As I’m sure you’ve noticed, un-commercialized music is disappearing from YouTube, being replaced and sequestered by companies like Vevo, who monetize the original material by adding static, animated, and pre-roll ads to the experience. For online schizophrenics who make a sport out of flitting around the internet, this is an unfortunate development.
I recognize that artists and the teetering machines that support them should be fairly compensated for the use of their property. But I contend that YouTube should remain a commercial-free zone, or should at least do away with pre-roll ads. This is not based on some half-baked Adbusters ethos. It’s based on a belief that unobstructed access to music on YouTube actually encourages paid consumption. To wit: the other day I was thinking about a Cars song that I had not heard in a while, so I reflexively went to YouTube. As “Bye Bye Love” poured sweetly into my ears, I began thinking about The Cars, and then how well their music still holds up, and then how chock-full-o-hits that first album is. Then I realized I have never owned a Cars album. Do you know what I did next, y’all? I went to Amazon and bought The Cars. Instant YouTube access directly resulted in legitimate purchase. The system worked. On the contrary, if I had been hit with a Vevo video and forced to sit through a 30 second ad before hearing Benjamin Orr croon “You call yourself intense?”, I probably would have bailed on the whole Cars tranche and watched the Larry Merchant video again.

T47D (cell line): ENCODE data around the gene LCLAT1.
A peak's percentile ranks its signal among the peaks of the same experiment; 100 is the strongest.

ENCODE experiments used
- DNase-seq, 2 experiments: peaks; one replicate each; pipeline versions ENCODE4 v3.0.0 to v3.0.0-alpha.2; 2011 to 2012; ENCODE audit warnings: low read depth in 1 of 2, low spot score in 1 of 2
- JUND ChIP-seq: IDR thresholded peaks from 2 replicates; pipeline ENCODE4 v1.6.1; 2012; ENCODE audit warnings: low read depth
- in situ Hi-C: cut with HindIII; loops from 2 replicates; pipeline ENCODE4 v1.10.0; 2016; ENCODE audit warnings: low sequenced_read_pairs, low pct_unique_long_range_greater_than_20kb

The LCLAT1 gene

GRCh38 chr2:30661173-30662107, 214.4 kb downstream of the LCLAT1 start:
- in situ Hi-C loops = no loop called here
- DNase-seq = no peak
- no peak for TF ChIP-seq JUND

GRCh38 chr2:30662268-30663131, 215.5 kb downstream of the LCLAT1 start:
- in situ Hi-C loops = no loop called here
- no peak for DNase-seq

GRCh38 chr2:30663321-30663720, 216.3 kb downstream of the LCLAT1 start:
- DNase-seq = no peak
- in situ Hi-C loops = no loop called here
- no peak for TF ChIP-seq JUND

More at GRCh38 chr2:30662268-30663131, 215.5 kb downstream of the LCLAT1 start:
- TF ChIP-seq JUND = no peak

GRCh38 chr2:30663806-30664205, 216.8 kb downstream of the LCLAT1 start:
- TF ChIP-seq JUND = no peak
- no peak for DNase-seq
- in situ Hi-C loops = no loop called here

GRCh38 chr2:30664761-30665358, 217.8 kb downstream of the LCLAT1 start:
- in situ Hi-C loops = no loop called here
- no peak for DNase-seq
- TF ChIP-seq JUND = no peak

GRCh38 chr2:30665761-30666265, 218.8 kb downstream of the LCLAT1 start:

So there you have it, friends. A sound argument for unimpeded music sharing, or another libtard looking for a handout? You decide. In the meantime, listen to this non-Vevo, late-70’s gem by The Cars, and dream about all the little bits of amazingness that the first weekend of fall holds in store.